More by this author

Daniel Wallen

Daniel is a writer who focuses on blogging about happiness and motivation at Lifehack.

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Last Updated on October 14, 2020

The Art of Humble Confidence

The Art of Humble Confidence

To be confident or not to be confident, that is the question. I’m not sure about you, but I’ve been a bit confused about all this discussion about the subject of confidence. Do you really need to be more confident or should you try to be more humble? I think the answer is both – you just have to know where to use it.

East VS West – Confidence, It’s a Cultural Thing

In typical Western countries, the answer to the confidence debate is obvious – more is better. Our heros are rebellious, independent and shoot first, ask questions later. I think this snippet of dialog from The Matrix sums it up best:

Agent Smith – “We’re willing to wipe the slate clean, give you a fresh start. All that we’re asking in return is your cooperation in bringing a known terrorist to justice.”
Neo – “Yeah. Well, that sounds like a pretty good deal. But I think I may have a better one. How about, I give you the finger”
[He does]
Neo -“ …and you give me my phone call.”

In Eastern countries, the tone is often considerably different. Elders are supposed to be revered not dismissed. The words ‘guru,’ meaning a teacher, and the philosophy of dharma, loosely translated to mean ‘duty,’ come from here. In Eastern cultures humility and respect are more important than confidence.

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These perspectives are generalizations, but it shows how the confidence debate goes back deep into our culture. I think that both extremes of pure confidence or pure humility are misguided. Instead of rectifying this situation by simply blending the two: becoming somewhat humble, somewhat confident all the time, I believe the answer is to know when to be confident and when to be humble.

Humble Confidence – Know When to Use It

I’m going to make another broad generalization. I believe that virtually every relationship you are going to have is going to fit into one of two major archetypes, either master or student. In peer relationships this master/student role may switch frequently, but it is extremely rare that the relationship never leans to one side.

In the master role, you are displaying confidence to get what you want. This is public speaker, leader or seducer. Being the master has advantages. You have more control and ability to influence from this role.

The student role is the opposite. You are intentionally displaying humility. This is the student, disciple or follower. Being the student has advantages too. You can learn a lot more in this role and are more likely to win the trust of the other person.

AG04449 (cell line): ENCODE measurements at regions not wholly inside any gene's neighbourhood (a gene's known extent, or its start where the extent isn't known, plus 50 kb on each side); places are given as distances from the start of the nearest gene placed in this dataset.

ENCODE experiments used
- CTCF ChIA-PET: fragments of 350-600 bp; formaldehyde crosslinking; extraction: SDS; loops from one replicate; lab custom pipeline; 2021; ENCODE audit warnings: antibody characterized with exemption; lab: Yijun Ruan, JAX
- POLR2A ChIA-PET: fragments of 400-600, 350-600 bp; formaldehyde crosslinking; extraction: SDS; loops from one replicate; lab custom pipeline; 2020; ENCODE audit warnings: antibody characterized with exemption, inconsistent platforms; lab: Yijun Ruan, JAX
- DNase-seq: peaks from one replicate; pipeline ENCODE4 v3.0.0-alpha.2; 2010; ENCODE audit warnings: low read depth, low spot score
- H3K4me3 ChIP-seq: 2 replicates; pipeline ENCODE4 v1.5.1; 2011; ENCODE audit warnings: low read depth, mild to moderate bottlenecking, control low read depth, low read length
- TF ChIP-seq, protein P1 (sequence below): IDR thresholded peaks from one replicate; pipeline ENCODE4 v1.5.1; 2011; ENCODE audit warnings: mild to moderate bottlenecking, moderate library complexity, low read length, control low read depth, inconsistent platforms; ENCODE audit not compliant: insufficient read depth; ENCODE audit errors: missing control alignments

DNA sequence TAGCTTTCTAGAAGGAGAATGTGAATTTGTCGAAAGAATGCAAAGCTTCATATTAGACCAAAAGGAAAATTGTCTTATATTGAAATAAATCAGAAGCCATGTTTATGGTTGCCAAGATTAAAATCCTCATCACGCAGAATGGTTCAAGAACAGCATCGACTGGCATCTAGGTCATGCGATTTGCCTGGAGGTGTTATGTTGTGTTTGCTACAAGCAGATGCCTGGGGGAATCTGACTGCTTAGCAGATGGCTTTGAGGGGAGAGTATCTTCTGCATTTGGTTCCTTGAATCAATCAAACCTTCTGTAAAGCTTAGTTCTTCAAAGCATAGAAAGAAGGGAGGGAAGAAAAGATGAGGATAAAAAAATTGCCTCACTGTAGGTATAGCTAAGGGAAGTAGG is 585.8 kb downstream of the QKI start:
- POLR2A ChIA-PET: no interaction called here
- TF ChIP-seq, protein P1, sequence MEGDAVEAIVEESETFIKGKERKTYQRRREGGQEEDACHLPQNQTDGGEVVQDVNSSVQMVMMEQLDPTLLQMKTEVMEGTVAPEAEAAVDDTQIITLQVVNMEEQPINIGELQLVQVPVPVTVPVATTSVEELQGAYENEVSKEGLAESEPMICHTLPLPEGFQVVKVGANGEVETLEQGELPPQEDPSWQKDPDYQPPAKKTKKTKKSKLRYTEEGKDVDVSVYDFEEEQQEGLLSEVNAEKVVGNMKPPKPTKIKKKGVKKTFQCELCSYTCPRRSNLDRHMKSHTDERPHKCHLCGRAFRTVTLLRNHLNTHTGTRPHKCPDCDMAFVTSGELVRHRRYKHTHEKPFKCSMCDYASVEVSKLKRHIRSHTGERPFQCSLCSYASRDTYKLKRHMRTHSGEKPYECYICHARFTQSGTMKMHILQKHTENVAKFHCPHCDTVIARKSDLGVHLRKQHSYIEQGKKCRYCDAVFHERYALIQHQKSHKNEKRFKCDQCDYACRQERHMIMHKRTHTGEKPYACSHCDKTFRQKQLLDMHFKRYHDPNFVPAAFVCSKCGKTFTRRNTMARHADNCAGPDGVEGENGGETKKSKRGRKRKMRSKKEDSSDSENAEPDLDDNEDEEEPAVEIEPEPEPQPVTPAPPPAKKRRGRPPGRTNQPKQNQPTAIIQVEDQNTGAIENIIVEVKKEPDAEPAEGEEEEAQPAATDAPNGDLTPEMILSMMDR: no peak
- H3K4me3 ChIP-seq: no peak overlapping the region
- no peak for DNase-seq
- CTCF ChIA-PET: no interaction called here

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Know When to Shut Up and Learn

If you are a typical Westerner, you are probably already thinking about which role you prefer. Being the leader is great. You get respect and a higher status. Most of all you get a greater degree of control.

But the problem is that you can’t and shouldn’t always try to be the leader. Trying to assume that role without the skills, resources or status to back it up will lead to conflict. More importantly, there are many times when you purposely want to display humility. Some of the benefits to the student role include:

  • You learn more.
  • Smooths relationships.
  • Makes others more willing to lend a helping hand.

Knowing when taking the humble route is to your advantage. It is far easier to get mentors and advisors if you use humility rather than arrogance. A small sacrifice to your ego can open up the potential to learn a lot.

Confidence to Persuade, Humility to Learn

In reality almost no relationship is as clearly defined as master/student. Within our connections, people have overlapping areas of expertise. I might be an expert in blogging to a non-blogger, but they might be an expert in finance. In each area there are different roles to take.

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Before any interaction ask yourself what the purpose is. Are you trying to learn or persuade?

Persuasion requires confidence. If you are trying to sell, instruct or lead you need to display the confidence to match your message. But learning requires humility. You won’t learn anything if you are constantly arguing with your professors, mentors or employers. Taking a dose of humility and temporarily making yourself a student gives you the opportunity to absorb.

Persuade Less, Learn More

Persuasion is great for immediate effect, but learning matters over the long-haul. Instead of washing over all your communication with pure confidence, look for opportunities to learn. Persuading someone to follow you may give you an immediate boost of satisfaction, but it doesn’t last. Learning, however, is an investment for the future.

Whenever I make a connection with someone and realize they have a skill or understanding I want, I am careful to express humility in that area. That means listening with what they say even if I don’t immediately agree and being patient with their response. This method often drastically cuts down the time I need to spend on trial and error to learn by myself.

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Confidence/Humility Doesn’t Replace Communication Skills

This approach of selectively using confidence and humility for different purposes doesn’t replace communication skills. Humility isn’t going to work if the other person thinks you’re an irritating whiner. Confidence won’t work if the entire room thinks you are an arrogant jerk. Knowing how to display these two qualities takes practice.

The next time you are about to enter into an interaction ask yourself why you are doing it. Are you trying to persuade or learn? Depending on which you can take a completely different tact for far better results.

Featured photo credit: BBH Singapore via unsplash.com